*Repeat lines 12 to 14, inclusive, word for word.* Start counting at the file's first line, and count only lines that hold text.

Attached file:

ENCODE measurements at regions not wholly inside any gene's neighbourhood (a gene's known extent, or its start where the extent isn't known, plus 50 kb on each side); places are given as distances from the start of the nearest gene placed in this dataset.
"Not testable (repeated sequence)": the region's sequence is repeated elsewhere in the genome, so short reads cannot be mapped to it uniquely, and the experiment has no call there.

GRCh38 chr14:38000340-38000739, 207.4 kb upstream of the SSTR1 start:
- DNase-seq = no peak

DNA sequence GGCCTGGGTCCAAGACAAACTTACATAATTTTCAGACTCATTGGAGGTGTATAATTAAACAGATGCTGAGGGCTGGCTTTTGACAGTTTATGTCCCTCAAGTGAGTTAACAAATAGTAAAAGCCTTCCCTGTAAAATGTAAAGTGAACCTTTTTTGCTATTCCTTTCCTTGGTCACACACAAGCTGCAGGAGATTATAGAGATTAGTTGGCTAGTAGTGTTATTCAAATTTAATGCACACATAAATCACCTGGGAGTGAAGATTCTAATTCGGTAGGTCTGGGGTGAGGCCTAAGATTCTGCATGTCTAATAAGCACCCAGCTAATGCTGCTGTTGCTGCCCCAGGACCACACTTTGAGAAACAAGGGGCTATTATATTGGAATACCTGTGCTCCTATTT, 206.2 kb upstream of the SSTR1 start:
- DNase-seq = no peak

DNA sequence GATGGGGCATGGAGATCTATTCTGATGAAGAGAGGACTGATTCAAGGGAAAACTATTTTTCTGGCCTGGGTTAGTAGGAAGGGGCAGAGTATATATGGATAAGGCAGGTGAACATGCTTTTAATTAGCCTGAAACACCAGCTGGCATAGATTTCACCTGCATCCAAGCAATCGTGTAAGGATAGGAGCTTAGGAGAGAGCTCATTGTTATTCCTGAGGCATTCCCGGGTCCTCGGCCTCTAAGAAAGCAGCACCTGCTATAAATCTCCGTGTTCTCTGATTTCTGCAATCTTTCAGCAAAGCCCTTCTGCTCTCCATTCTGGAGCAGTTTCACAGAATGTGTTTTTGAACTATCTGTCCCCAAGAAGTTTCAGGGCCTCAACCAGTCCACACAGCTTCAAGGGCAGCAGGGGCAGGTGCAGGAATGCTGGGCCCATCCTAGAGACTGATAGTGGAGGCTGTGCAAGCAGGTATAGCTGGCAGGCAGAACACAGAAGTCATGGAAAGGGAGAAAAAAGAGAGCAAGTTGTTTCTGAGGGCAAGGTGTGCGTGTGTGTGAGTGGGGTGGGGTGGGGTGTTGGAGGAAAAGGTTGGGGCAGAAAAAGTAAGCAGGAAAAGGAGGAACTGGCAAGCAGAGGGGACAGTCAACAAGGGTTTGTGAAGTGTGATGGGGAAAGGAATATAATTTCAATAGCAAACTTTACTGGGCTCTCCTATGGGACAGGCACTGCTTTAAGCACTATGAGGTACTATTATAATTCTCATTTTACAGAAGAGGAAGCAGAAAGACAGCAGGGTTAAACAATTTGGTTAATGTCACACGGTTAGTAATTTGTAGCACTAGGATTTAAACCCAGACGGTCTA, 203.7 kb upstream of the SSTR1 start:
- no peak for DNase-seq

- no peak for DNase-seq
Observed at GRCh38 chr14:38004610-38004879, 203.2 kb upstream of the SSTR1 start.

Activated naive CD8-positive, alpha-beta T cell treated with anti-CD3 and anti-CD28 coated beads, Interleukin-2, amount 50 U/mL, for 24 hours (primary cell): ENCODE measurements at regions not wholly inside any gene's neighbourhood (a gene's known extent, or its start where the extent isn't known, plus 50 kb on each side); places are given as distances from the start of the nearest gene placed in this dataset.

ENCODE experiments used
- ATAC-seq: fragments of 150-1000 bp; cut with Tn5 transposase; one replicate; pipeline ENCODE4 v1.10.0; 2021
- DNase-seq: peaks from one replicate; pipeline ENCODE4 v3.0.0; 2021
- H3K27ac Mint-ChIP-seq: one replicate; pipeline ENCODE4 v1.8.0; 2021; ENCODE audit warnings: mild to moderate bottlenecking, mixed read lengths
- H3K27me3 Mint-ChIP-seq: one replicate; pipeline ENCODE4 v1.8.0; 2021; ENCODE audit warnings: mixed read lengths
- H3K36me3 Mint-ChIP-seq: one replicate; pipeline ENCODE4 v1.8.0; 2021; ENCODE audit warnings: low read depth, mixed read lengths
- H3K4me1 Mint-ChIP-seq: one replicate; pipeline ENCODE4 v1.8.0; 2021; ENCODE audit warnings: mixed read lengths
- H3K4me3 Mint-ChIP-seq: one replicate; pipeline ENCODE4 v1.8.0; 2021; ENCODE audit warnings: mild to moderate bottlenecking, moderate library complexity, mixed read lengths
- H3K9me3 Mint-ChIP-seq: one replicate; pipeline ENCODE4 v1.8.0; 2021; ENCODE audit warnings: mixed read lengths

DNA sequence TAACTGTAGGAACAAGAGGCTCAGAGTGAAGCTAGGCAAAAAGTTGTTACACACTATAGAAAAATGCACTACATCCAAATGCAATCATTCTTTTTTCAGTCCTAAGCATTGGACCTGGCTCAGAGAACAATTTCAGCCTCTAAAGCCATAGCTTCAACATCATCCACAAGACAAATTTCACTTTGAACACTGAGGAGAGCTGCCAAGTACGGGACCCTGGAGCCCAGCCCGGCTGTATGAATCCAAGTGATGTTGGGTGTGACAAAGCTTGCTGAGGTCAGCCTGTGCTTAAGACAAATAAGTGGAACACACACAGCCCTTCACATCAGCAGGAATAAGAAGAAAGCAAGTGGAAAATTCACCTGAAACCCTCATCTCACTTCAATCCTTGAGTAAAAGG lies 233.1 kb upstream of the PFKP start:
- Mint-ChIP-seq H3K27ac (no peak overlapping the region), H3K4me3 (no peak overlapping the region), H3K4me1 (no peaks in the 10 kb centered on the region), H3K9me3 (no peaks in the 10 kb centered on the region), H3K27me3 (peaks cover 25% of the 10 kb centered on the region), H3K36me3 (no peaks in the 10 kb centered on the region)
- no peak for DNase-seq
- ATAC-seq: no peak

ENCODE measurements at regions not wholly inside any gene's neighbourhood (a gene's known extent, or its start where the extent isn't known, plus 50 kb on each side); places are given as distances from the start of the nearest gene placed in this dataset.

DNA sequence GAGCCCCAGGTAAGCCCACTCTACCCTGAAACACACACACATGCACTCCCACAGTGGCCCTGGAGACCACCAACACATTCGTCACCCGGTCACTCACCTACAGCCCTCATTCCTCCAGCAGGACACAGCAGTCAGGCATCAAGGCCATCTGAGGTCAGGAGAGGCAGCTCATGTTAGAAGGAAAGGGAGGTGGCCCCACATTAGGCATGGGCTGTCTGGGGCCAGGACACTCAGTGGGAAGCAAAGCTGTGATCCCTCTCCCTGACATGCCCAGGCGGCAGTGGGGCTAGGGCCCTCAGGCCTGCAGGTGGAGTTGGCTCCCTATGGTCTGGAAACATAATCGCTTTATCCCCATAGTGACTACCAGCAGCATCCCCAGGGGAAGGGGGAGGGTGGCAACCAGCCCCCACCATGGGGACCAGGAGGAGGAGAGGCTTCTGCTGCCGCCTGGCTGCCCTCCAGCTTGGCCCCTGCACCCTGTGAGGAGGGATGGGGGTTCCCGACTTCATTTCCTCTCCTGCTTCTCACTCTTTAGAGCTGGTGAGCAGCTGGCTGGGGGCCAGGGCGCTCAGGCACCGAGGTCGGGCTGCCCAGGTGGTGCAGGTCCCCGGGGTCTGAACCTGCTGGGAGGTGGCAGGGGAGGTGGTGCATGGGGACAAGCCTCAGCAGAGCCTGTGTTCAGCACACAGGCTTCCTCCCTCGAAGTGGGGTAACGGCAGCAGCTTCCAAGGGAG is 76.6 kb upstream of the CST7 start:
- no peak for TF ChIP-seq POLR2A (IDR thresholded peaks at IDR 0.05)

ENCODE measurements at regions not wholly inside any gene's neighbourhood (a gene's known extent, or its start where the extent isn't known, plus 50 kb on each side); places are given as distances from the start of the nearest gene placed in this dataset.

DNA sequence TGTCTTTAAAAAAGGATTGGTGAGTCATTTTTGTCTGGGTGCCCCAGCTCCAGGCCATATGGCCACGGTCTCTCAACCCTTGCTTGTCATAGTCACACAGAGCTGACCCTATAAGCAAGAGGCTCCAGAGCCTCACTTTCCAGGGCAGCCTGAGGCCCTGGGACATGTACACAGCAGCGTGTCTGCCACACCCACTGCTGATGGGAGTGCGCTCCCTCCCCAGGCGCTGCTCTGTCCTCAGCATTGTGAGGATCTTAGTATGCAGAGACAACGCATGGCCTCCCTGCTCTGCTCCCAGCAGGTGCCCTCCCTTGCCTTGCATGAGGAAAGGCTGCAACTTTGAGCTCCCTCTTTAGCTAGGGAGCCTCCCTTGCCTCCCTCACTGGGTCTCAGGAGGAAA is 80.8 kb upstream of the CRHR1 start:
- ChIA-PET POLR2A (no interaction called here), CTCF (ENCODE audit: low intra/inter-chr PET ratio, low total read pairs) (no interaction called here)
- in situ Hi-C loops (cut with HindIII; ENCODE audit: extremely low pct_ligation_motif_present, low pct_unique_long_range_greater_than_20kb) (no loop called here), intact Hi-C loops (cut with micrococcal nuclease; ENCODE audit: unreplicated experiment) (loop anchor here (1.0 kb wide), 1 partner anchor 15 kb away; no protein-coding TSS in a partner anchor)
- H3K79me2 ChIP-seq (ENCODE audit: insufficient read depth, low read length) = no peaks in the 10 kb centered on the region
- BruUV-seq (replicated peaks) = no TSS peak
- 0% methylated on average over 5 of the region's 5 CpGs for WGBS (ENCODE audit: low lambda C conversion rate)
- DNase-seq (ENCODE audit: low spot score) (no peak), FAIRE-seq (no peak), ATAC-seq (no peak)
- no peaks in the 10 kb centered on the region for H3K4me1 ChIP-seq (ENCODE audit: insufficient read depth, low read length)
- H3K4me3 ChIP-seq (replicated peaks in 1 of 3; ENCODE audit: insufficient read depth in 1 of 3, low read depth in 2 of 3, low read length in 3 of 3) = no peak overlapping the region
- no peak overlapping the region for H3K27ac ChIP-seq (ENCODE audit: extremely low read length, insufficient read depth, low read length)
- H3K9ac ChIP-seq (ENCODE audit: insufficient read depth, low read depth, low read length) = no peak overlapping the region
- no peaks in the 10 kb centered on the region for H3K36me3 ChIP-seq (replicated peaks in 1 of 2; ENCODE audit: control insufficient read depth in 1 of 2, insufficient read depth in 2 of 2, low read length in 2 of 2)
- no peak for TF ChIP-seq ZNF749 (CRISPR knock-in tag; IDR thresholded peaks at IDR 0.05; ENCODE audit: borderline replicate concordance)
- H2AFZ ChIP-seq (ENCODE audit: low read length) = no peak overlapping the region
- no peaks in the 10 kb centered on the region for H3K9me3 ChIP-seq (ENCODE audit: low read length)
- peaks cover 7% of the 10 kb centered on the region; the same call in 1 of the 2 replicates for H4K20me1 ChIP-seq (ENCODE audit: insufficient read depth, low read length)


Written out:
ENCODE experiments used
- ATAC-seq: fragments of 150-1000 bp; cut with Tn5 transposase; one replicate; pipeline ENCODE4 v1.10.0; 2021
- DNase-seq: peaks from one replicate; pipeline ENCODE4 v3.0.0; 2021